China and Inner Asia

Organized Panel Session

2 - From Russian Orthodox Christianity to Humanism: The Transculturation and Secularization of Tolstoyism in China

Friday, March 23
10:30 AM - 12:30 PM
Location: Roosevelt Room 5, Exhibit Level

At the beginning of the twentieth century, Tolstoy was widely respected as a humanist in East Asia. Significantly, when discussing Tolstoyism as his iconic worldview, many people only highlighted the “human” side of Tolstoy, ignoring his religious inquiry. This trend was especially common in China: One key difference between the reception of Tolstoy in Japan and in China is that Tolstoy’s religious works were among the first to be translated and discussed in Japan, whereas they were largely neglected in China. In fact, the concepts of “religion” and “the human” constitute two of the essential elements in Tolstoyism and are intertwined with each other, as Tolstoy believes that true religion is the human relationship with one’s neighbors and with the limitless world.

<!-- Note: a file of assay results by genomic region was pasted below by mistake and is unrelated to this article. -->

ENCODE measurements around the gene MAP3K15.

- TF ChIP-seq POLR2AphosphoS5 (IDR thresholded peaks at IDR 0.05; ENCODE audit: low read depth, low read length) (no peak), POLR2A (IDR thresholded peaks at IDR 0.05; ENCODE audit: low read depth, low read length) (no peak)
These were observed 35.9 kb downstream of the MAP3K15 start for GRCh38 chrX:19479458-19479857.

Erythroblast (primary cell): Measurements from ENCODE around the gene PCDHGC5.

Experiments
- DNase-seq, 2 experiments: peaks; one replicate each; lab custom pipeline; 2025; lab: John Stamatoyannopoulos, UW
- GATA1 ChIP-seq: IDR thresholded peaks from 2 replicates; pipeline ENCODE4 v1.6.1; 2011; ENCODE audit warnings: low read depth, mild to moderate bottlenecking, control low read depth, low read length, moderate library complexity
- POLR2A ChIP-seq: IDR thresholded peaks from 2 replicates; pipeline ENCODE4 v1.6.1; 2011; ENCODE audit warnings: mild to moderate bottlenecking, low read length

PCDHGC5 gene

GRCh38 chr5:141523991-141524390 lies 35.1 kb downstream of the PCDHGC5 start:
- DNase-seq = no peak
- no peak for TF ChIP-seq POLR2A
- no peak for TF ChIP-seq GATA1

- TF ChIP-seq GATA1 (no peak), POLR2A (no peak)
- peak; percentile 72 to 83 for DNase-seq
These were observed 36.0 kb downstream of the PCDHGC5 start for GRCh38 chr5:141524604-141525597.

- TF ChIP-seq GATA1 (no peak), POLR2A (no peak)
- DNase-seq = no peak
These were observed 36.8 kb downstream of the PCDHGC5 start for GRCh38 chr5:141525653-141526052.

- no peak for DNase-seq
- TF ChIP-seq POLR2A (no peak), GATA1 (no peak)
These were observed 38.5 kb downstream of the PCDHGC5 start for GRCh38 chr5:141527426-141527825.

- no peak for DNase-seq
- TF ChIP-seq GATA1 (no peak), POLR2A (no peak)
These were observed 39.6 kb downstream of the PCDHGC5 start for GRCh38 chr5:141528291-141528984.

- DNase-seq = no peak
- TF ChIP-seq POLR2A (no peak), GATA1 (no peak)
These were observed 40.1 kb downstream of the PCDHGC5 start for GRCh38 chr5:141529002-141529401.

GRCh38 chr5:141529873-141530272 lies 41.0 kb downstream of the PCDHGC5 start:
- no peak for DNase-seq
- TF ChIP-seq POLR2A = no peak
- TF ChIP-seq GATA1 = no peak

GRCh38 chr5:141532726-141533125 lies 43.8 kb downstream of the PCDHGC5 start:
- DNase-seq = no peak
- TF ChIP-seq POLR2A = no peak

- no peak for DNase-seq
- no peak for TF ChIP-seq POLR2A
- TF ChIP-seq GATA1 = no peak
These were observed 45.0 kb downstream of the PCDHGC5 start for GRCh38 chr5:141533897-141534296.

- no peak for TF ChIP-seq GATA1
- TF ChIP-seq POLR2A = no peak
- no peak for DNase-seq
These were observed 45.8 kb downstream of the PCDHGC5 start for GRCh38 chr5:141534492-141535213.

Drawing upon ancient wisdom from the Eastern world, including Buddhism and Taoism, to fathom the truth of God, life, and love, Tolstoy’s new religion blurs and distorts the religious boundary between East and West, which fostered its transplantation in Asian countries. Chinese readers found Tolstoyism more accessible precisely because of its observable bond with Asian tradition. By tracing how Chinese intellectuals (such as Zhang Qingtong, Gu Hongming, and Zhou Zuoren) defined and redefined Tolstoyism through transculturation, this paper reveals the dynamics of cross-cultural contact spaces in the early twentieth century and the dialectical negotiation between Western ideas and Chinese tradition in this transcultural process.

Xiaolu Ma

Kalamazoo College, Michigan

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